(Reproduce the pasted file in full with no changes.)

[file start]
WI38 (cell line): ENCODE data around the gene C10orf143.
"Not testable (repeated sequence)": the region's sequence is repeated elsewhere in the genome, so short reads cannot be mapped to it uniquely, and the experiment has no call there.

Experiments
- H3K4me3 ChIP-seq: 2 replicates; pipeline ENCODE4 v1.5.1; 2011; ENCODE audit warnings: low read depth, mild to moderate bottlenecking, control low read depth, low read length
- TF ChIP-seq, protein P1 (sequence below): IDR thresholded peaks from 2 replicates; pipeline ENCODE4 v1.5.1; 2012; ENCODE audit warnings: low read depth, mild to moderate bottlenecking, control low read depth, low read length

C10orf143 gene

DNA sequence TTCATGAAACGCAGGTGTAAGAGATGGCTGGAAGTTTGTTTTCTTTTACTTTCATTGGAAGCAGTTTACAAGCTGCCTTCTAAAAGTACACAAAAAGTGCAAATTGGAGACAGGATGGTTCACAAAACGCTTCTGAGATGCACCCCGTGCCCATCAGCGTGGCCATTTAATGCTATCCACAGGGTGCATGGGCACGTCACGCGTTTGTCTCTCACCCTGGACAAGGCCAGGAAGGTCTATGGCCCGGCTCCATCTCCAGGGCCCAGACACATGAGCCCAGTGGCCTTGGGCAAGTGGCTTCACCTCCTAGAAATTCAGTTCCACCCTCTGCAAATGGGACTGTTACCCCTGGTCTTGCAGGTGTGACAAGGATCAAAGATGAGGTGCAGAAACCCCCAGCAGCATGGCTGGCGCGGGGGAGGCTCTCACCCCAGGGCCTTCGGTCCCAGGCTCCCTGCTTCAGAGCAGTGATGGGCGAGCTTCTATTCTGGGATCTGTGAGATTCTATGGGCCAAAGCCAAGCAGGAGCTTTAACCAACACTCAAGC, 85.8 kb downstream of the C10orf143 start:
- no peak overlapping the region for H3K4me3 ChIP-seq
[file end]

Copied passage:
WI38 (cell line): ENCODE data around the gene C10orf143.
"Not testable (repeated sequence)": the region's sequence is repeated elsewhere in the genome, so short reads cannot be mapped to it uniquely, and the experiment has no call there.

Experiments
- H3K4me3 ChIP-seq: 2 replicates; pipeline ENCODE4 v1.5.1; 2011; ENCODE audit warnings: low read depth, mild to moderate bottlenecking, control low read depth, low read length
- TF ChIP-seq, protein P1 (sequence below): IDR thresholded peaks from 2 replicates; pipeline ENCODE4 v1.5.1; 2012; ENCODE audit warnings: low read depth, mild to moderate bottlenecking, control low read depth, low read length

C10orf143 gene

DNA sequence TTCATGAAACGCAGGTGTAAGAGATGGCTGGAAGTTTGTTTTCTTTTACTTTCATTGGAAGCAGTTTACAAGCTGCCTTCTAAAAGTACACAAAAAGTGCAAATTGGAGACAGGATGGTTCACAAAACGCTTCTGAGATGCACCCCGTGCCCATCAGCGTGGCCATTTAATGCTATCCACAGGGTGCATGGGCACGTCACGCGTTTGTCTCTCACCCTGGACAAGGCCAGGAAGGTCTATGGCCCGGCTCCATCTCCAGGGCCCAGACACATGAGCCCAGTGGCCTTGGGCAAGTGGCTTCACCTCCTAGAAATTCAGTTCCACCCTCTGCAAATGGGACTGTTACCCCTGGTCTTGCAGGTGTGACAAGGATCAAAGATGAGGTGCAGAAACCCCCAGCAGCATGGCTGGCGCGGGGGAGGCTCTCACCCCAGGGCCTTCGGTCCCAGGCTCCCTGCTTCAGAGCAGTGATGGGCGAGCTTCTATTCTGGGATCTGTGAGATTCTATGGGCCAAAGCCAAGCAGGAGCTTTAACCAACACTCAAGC, 85.8 kb downstream of the C10orf143 start:
- no peak overlapping the region for H3K4me3 ChIP-seq